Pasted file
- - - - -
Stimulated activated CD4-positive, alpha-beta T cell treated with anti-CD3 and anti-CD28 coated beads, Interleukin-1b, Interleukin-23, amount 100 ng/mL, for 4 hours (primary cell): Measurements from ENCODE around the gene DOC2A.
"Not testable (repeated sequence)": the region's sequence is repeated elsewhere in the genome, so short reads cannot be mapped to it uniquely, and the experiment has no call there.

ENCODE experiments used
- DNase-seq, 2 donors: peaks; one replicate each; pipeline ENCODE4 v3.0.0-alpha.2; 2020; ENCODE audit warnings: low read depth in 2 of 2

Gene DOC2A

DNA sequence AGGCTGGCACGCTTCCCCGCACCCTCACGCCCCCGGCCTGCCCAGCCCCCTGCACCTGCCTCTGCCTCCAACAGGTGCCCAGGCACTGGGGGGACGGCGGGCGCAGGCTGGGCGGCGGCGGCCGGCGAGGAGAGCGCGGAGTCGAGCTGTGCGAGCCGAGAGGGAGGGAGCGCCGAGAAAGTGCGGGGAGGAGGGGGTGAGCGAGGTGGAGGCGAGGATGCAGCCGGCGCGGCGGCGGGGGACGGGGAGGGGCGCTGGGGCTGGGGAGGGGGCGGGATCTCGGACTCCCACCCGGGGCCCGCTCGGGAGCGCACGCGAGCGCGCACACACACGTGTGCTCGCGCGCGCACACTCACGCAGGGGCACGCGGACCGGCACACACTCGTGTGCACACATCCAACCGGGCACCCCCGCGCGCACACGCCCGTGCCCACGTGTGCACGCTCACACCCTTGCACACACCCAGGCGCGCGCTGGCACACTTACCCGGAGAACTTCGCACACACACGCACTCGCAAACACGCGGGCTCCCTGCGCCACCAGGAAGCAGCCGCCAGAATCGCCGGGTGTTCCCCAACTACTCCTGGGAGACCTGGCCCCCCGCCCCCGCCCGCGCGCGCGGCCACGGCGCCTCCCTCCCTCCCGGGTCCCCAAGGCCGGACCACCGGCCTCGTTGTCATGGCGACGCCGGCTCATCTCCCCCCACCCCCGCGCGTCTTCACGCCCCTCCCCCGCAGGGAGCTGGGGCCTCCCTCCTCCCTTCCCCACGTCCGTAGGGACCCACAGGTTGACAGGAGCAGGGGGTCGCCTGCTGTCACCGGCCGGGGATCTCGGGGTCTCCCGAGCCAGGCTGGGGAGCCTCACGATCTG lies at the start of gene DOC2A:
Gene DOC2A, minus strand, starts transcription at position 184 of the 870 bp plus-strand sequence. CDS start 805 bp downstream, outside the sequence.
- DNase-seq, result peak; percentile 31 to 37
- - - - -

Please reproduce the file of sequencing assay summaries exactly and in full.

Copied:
Stimulated activated CD4-positive, alpha-beta T cell treated with anti-CD3 and anti-CD28 coated beads, Interleukin-1b, Interleukin-23, amount 100 ng/mL, for 4 hours (primary cell): Measurements from ENCODE around the gene DOC2A.
"Not testable (repeated sequence)": the region's sequence is repeated elsewhere in the genome, so short reads cannot be mapped to it uniquely, and the experiment has no call there.

ENCODE experiments used
- DNase-seq, 2 donors: peaks; one replicate each; pipeline ENCODE4 v3.0.0-alpha.2; 2020; ENCODE audit warnings: low read depth in 2 of 2

Gene DOC2A

DNA sequence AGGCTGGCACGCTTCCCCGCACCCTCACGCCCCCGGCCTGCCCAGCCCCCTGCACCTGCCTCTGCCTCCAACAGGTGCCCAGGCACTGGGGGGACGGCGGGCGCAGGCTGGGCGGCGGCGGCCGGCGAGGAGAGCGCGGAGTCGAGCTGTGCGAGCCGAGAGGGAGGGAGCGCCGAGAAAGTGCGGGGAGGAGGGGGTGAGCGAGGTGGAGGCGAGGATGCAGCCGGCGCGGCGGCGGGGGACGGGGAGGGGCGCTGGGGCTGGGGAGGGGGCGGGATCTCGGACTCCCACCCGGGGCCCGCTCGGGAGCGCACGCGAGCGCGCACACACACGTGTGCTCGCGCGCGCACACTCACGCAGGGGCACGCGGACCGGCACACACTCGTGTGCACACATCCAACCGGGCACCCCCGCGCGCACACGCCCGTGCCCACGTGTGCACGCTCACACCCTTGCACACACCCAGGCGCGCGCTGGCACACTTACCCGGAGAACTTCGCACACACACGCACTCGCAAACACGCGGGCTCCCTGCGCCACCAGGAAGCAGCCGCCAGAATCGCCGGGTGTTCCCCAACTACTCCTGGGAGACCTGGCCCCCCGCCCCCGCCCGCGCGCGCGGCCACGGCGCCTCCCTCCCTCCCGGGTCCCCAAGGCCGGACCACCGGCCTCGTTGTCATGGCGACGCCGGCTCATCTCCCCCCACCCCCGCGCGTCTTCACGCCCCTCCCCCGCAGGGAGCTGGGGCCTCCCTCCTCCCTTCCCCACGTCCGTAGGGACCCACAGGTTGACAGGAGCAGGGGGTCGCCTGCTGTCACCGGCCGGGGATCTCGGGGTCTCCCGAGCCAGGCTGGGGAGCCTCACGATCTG lies at the start of gene DOC2A:
Gene DOC2A, minus strand, starts transcription at position 184 of the 870 bp plus-strand sequence. CDS start 805 bp downstream, outside the sequence.
- DNase-seq, result peak; percentile 31 to 37